In recent years, alea has tightened its ties with the mother company a little more – the iconic triangular blue Ravensburger logo shows up on their boxes a lot more than it used to.
Hans im Gluck
Hans im Gluck is also independent, and is the company that is usually viewed as the leader when it comes to good, solid gamer-friendly games. Bernd Brunnhofer is the man behind the scenes, although Karl-Heinz Schmiel used to be on board as well before leaving the firm to run his own company (Moskito). Relations between Brunnhofer and Schmiel are still very friendly, and Moskito’s Essen booth each year is always right next to Hans im Gluck’s.
Hans in Gluck was formed in 1983 and initially the company only produced games designed by Brunnhofer, Schmiel, or both. Dodge City (1983) and Dippi Totale (1985) have long since been forgotten by most of the gaming world, but in 1986 Schmiel would release a masterpiece: Die Macher. This long and tense game about German politics (no, really) seems to have put the company’s ascendancy on to the fast track, as subsequent Hans im Gluck games featured new authors and an ever-expanding release schedule.
Hans im Gluck has won the Spiel des Jahres an astounding six times, including 1991 (Drunter & Druber), 1994 (Manhattan), 1996 (El Grande), 2001 (Carcassonne), 2006 (Thurn und Taxis) and most recently 2009 (Dominion). The biggest success in the group is undoubtedly Carcassonne, which has spawned an entire industry of expansions and other games along the same vein.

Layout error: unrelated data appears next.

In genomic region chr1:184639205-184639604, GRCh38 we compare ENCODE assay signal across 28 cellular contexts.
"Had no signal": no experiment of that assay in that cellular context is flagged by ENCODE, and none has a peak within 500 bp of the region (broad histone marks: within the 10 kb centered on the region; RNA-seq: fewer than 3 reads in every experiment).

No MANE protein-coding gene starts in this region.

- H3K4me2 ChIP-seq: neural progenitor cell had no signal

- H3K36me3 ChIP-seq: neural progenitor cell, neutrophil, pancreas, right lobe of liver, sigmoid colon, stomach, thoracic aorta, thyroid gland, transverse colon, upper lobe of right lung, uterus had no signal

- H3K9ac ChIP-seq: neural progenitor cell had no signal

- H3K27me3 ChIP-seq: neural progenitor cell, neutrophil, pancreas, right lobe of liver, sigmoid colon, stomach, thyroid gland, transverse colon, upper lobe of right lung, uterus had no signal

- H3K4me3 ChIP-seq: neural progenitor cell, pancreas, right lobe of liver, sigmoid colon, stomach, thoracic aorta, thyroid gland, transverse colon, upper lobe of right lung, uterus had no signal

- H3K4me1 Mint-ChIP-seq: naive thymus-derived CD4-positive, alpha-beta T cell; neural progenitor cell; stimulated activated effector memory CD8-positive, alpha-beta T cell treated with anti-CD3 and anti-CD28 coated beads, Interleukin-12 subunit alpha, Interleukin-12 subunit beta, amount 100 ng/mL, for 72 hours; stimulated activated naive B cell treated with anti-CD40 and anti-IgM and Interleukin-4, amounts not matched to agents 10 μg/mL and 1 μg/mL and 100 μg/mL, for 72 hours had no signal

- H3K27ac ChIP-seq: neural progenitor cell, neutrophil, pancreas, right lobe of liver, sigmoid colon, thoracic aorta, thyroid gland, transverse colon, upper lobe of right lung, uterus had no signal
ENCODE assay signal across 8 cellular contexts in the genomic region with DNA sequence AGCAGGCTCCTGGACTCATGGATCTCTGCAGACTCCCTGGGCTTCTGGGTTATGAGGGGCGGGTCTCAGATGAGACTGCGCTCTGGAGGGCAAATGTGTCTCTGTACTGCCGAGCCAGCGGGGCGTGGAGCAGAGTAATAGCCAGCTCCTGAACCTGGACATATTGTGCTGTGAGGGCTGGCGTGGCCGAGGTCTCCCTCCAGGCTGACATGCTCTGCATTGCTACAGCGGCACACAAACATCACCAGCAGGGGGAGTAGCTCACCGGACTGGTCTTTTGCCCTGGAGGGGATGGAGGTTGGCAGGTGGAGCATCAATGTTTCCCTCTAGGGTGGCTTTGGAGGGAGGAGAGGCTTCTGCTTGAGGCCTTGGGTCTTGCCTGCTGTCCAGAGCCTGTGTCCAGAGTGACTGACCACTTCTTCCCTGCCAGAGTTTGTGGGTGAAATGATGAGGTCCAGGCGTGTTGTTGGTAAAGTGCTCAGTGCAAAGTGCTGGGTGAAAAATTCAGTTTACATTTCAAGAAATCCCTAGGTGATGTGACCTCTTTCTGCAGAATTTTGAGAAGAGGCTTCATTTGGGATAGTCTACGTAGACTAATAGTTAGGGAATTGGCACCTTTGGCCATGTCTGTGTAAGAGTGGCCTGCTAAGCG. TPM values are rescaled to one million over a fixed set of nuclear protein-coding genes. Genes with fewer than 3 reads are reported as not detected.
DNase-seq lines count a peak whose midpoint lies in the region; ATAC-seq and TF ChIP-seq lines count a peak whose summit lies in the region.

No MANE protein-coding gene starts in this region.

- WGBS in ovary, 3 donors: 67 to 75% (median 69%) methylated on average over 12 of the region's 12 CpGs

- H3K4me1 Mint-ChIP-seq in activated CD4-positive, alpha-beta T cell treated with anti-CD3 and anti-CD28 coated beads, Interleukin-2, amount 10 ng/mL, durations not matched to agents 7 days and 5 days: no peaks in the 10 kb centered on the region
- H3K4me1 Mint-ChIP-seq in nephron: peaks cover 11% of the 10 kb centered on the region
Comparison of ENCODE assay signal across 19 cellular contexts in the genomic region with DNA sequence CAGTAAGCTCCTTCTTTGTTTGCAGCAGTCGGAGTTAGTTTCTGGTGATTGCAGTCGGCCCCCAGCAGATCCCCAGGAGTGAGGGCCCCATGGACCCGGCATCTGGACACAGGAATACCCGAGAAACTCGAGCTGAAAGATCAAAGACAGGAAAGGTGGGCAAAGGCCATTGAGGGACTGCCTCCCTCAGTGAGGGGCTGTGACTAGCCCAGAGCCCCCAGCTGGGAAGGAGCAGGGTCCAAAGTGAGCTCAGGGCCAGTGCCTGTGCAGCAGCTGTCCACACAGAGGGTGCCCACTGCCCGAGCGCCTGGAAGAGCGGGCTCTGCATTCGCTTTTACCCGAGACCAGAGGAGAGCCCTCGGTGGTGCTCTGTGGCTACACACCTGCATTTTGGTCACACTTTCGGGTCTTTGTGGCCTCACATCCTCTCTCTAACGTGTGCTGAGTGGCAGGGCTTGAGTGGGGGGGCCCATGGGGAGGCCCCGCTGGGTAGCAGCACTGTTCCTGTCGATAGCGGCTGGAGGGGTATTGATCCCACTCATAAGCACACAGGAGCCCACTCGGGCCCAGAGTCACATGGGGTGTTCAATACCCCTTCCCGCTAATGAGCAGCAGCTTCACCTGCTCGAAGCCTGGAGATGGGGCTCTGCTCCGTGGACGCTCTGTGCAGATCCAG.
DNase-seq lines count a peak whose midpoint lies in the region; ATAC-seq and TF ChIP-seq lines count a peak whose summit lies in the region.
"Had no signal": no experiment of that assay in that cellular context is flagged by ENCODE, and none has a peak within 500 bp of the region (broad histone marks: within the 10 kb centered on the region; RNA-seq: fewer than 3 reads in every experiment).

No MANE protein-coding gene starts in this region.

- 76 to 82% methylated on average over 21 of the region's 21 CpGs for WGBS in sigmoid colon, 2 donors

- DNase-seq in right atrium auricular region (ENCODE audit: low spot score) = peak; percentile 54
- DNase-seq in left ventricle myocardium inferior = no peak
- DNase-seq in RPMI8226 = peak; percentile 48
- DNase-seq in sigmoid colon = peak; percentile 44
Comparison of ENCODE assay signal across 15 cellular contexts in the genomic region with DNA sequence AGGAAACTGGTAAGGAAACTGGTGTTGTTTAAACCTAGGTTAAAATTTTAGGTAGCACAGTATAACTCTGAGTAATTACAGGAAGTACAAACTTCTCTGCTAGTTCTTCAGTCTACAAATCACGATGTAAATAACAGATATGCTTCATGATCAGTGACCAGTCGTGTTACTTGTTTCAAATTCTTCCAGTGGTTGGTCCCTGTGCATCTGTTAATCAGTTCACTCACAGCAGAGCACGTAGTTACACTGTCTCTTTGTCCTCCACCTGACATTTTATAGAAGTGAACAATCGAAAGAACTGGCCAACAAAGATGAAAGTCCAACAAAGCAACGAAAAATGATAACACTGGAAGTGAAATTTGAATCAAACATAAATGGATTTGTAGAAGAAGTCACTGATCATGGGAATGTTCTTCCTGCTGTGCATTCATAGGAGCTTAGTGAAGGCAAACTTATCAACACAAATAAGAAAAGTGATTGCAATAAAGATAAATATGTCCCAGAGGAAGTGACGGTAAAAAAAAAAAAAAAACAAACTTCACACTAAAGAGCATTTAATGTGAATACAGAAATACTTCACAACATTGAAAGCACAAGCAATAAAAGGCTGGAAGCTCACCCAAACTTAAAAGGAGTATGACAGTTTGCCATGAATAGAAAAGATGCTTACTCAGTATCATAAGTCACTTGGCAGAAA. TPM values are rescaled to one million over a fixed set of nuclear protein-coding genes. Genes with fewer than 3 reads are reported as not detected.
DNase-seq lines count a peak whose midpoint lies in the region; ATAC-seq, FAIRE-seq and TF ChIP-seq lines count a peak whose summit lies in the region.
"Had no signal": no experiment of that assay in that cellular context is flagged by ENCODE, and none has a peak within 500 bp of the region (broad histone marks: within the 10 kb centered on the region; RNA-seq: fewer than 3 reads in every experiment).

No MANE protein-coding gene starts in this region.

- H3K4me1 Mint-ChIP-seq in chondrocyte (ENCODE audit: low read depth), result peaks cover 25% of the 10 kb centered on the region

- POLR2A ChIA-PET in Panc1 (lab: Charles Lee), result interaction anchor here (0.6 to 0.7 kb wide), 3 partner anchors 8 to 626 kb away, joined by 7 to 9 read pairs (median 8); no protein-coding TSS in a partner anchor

Hans im Gluck has a distribution deal with Schmidt, meaning that Schmidt takes care of the logistics end of the business for them.
Lookout games is the brainchild of Hanno Girke and has been releasing games since 2000. Initially, the company released mostly small card games, in particular expansions to Uwe Rosenberg’s huge hit Bohnanza. Between now and then, some nine bean expansions and one revised edition (with new artwork) have been released. Each edition is numbered, and some customers have specific numbers pre-reserved for them, so as to have a complete matching set.
In 2004, Lookout released their first big-box game: The Scepter of Zavandor, a deep, thinky game based on the venerable Outpost. The game’s success let Lookout continue publishing bigger games, and in 2007 Agricola was released. The game, again an Uwe Rosenberg design, was a massive success, winning numerous awards and spawning an entire cottage industry of sorts, with multiple small expansions, extra wooden bits to spiff up the game, etc.